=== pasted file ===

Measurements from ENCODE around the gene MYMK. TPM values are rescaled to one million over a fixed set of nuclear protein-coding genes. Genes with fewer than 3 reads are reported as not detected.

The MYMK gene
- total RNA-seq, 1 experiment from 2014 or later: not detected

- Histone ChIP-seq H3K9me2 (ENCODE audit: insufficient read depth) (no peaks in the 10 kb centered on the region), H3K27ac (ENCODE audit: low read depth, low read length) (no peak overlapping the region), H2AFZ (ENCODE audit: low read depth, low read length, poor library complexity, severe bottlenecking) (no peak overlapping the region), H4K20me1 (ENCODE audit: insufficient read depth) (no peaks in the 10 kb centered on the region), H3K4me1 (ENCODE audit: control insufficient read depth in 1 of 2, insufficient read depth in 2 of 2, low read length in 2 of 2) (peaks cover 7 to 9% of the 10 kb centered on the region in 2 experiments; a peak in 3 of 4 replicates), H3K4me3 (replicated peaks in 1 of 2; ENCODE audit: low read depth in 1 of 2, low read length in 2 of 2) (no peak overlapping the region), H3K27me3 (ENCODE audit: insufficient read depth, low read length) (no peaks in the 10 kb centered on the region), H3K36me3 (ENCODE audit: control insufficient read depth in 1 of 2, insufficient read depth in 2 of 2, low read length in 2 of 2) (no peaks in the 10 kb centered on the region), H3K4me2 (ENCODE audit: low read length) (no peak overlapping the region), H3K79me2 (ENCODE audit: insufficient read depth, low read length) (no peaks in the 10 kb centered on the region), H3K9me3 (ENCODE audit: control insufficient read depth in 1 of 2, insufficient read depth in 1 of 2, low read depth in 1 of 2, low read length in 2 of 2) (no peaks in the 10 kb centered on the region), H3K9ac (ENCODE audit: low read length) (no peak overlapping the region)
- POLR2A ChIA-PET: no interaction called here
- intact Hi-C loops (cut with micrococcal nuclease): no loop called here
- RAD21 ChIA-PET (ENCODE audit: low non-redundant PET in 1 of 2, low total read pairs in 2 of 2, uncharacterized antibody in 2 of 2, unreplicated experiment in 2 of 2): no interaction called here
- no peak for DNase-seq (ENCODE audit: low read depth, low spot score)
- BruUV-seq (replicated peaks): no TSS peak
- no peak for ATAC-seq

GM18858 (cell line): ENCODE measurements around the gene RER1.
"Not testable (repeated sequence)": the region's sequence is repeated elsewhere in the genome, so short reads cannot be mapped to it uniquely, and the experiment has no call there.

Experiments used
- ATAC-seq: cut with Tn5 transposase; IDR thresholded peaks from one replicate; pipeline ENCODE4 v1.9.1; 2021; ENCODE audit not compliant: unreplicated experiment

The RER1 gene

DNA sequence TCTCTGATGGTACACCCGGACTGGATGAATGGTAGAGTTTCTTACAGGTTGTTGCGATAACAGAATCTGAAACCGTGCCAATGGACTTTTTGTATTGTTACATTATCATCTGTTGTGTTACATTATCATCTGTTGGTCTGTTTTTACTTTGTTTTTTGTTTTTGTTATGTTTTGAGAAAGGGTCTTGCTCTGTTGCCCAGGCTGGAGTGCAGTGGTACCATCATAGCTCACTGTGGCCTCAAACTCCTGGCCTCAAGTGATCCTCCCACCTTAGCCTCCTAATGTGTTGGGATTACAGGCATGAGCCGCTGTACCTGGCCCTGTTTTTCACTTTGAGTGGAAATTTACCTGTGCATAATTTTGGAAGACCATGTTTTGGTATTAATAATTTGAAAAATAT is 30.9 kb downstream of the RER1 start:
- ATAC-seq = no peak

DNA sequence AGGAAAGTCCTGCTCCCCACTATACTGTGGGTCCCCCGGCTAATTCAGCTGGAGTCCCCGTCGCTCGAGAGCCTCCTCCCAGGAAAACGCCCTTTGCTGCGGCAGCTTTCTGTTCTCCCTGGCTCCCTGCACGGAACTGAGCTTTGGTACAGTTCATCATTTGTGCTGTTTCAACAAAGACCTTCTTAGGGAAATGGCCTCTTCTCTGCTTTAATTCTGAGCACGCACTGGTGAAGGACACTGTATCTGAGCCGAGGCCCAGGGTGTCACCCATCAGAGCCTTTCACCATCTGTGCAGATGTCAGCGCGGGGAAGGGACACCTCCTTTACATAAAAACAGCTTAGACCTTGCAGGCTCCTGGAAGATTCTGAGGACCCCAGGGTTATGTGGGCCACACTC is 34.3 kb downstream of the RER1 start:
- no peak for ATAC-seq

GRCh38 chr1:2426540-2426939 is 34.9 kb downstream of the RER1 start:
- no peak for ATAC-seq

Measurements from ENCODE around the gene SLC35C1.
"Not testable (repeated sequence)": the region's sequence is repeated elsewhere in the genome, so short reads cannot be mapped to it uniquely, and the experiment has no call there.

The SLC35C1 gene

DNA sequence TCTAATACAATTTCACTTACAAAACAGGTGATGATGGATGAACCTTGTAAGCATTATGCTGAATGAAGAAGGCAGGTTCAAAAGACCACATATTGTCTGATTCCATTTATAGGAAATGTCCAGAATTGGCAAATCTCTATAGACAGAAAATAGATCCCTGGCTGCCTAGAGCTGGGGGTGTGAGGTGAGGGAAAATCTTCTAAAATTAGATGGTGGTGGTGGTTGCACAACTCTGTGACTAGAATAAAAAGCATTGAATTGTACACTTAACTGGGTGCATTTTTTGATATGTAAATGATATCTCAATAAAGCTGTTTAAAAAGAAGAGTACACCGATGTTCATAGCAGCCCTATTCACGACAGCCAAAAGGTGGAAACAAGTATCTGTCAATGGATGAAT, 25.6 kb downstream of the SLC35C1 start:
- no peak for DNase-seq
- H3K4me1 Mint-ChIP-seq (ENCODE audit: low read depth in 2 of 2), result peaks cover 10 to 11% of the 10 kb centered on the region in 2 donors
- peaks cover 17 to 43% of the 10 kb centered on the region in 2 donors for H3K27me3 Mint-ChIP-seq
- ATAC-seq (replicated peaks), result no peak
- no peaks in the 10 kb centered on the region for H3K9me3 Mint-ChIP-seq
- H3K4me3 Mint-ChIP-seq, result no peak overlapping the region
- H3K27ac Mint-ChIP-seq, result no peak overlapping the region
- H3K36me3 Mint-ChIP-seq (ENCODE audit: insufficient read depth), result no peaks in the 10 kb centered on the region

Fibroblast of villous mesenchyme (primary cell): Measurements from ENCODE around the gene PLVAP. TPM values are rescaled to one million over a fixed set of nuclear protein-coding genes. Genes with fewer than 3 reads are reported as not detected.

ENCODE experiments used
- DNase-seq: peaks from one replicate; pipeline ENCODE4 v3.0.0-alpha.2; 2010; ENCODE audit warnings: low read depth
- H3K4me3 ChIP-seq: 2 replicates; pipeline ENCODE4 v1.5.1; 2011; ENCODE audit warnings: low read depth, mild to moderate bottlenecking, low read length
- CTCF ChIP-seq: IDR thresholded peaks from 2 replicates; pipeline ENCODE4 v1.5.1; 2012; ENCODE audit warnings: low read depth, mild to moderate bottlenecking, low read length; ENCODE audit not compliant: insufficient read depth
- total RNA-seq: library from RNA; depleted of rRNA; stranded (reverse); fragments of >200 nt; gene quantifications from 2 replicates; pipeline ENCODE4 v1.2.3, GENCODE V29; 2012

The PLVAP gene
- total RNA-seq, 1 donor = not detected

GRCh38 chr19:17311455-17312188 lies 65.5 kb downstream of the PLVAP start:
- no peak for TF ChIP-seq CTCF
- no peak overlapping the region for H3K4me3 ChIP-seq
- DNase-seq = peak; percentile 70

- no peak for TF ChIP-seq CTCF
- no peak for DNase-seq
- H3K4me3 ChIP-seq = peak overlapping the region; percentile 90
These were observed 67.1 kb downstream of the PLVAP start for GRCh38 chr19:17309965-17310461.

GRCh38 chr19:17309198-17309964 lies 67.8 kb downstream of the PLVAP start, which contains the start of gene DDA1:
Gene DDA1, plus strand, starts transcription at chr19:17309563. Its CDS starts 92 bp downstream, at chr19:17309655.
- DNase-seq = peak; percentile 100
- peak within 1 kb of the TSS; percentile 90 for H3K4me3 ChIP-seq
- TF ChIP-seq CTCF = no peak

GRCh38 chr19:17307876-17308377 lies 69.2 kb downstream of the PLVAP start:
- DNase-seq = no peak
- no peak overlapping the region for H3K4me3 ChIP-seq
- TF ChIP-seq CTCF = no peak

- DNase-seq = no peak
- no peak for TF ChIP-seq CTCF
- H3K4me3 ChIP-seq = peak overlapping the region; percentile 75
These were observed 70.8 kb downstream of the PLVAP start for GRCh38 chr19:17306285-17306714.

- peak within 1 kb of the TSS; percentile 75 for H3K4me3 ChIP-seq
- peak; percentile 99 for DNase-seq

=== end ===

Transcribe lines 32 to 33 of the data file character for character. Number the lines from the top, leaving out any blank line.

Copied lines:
- H3K27ac Mint-ChIP-seq, result no peak overlapping the region
- H3K36me3 Mint-ChIP-seq (ENCODE audit: insufficient read depth), result no peaks in the 10 kb centered on the region